My step mom left to get some clothes and come back with his Kindle, his wallet; she wanted to get his blanket too. He started breathing slower. I went and asked the Dr. if we could get a bugger oxygen mask because I wanted him to be able to breathe through his mouth. They said it was the right size. The Dr. came in and got his oxygen reading and it was 99%. I noticed his lower eye lid was open and went to get the Dr. again. She came in to check his pulse and said my dad was "actively dying." Actively dying?! What the hell?! I wanted to scream at her! A half an hour ago he was snoring peacefully! I didn't scream. I held his cooling hand and watched his breathing get slower and slower. I waited ten minutes before I called my step mom because I remembered her saying she didn't want to be around when he went. But something told me to call her. I just told that she should hurry. I didn't say anything abut what the doctor had said. It took her twenty minutes to get back and he was taking his last breaths when she walked into the room. I looked at her and said, "he's going." She cringed, and said, "Right now?" with absolute disbelief and sat beside him. He'd waited for her. Isn't that sweet?

She watched him die with me. He stopped breathing. His hands got cooler and cooler, bluer and bluer. I kept thinking, "My little daddy's hands are blue. How can this be?" I viewed everything in the third person. I was not me, I was a little girl losing her daddy. Not a 33 year old who'd fought addiction and won, not a mom, or a wife, or a friend, I was just a little girl. I sat with him for thirty minutes, I held his freezing hand, I laid my head on his bed, right beside his belly, I wanted him to comfort me, but he was gone. Nobody home, lights out. I kissed his head one more time and it felt rubbery. I had to get out of the room because I was in the room with a corpse; an empty body that wasn't my dad anymore. The relief that his suffering was over was immediate and what followed was a calm numbness.

These aren't all my regrets but this is so exhausting! I'm not expecting anything out of this other than for me, writing is therapy and so is reading. So if my post helps someone know they aren't alone or if you'd like to offer any advice about how to stop this horrible movie from playing over and over again in my head, feel free.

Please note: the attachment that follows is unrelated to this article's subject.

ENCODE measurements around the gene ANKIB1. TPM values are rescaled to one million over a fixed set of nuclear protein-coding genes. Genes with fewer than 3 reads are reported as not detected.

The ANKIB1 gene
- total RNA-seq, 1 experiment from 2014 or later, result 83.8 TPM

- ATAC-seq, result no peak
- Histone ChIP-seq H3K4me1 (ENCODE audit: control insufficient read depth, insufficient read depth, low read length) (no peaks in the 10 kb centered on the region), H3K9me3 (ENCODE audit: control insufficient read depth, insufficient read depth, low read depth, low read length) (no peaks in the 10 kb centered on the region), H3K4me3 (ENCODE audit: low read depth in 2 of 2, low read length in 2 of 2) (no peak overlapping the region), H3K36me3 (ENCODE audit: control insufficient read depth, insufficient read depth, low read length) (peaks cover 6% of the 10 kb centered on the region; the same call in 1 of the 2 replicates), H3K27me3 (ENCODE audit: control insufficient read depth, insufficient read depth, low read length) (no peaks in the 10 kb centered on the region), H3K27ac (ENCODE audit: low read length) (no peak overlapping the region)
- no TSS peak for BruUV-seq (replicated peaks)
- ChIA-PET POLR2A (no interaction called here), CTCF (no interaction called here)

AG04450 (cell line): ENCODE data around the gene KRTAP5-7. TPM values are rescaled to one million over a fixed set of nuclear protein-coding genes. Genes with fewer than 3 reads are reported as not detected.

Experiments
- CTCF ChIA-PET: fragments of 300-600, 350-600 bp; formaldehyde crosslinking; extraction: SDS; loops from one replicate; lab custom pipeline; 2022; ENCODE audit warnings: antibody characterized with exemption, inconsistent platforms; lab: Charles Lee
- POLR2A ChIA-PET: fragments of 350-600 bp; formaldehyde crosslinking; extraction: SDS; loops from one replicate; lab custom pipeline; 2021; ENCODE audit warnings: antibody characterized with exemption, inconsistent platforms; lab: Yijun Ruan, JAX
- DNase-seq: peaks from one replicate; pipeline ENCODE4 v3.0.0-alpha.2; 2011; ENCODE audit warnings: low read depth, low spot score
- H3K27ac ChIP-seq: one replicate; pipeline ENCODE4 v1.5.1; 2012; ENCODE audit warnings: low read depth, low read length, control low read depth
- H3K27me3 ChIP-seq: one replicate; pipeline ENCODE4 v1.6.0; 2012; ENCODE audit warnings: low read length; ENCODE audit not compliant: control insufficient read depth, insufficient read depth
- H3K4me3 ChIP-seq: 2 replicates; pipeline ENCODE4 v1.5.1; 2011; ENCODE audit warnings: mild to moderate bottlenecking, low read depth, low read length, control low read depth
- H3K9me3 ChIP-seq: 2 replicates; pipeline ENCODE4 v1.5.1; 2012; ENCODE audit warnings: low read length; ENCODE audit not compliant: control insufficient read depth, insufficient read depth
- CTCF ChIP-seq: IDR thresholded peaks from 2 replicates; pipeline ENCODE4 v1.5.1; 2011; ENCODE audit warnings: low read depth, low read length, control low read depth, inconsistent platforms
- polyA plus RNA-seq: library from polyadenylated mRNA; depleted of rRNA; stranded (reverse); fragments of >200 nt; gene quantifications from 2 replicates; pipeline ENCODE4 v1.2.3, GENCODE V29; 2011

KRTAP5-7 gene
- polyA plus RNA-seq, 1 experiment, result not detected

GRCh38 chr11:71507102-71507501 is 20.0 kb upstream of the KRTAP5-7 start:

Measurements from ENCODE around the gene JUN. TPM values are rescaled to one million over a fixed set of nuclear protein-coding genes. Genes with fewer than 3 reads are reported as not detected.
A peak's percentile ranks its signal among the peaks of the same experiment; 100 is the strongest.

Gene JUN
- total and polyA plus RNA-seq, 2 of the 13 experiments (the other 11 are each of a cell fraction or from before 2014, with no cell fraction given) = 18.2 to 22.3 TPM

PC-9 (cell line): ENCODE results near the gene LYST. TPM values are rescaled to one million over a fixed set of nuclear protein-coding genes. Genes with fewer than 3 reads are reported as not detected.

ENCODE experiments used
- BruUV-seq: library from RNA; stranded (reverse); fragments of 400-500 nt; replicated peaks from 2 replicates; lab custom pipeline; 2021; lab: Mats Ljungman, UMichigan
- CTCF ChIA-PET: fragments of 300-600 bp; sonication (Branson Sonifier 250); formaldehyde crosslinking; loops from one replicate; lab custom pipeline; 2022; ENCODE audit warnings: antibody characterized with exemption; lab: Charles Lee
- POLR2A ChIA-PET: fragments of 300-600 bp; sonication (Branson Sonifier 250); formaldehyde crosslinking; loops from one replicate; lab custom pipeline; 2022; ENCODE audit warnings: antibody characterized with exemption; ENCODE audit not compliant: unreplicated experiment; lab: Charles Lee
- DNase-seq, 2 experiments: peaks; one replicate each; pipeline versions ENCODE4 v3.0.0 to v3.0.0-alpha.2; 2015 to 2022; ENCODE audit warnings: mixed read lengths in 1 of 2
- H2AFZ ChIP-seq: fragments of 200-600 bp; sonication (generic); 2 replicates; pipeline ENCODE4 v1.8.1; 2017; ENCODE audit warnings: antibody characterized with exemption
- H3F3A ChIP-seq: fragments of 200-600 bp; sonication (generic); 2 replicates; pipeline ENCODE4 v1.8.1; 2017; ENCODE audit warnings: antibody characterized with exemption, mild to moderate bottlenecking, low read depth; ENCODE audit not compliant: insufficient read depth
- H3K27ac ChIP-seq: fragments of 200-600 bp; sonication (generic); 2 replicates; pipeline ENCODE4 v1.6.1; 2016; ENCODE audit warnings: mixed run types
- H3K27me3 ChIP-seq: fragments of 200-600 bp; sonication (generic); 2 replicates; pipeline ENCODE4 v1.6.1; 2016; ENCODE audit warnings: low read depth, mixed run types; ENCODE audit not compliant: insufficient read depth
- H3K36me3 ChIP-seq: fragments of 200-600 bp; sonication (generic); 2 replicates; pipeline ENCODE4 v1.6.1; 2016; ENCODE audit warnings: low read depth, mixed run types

So now, in the wake of the holidays, I am finally dealing with some of the crippling pain. And that's how it feels when I miss him. Crippling. I never knew missing someone could hurt so much. It's so final, so complete. I can't negotiate with death, I can't bargain with it or manipulate it to get my way. I just have to cry and bare it. So that's what I'm doing. It feels good to put this on my blog, however personal it is, it's still a good piece of literature. No matter how disturbing it is, it's still worth reading. My dad would be proud.


  1. Yes it is worth the read. Sometimes getting out the emotions you have been bottling up help with the healing. I teared up reading this. I am so sorry for your loss and wish I had words of wisdom that would help to ease your pain but unfortunately I do not. I just know that you have to let it out. You may have to keep letting it out whether in your writing, crying or screaming until your throat hurts. You just have to let it out.

    The pain never truly goes away, nor do the what ifs, but life does go on and each day you move forward.


    1. sgttibbs- thank you so much for the hugs and the kind words. It helps just to know you read the post and felt moved enough to comment. Have an awesome 2013!

  2. That was beautifully written. I hope it helped to write it out. When my sister died (also cancer) it helped me a lot to write about it, I wrote a lot but only shared a single poem. I still think of her and draw inspiration from her memory. The pain will never go away but you can use it constructively. I hope you do.

    1. Thanks so much Greg! It did help to write it because I cried the entire time. I always feel better after I cry. Cancer sucks, doesn't it? I think I still have to get through the angry phase. Thanks for the kind words and happy 2013!

  3. Writing does have a therapeutic value to it. And grieving is something that takes time. You'll get there.

    1. Thanks for the encouragement William. I'm following your blog now, would you mind following back?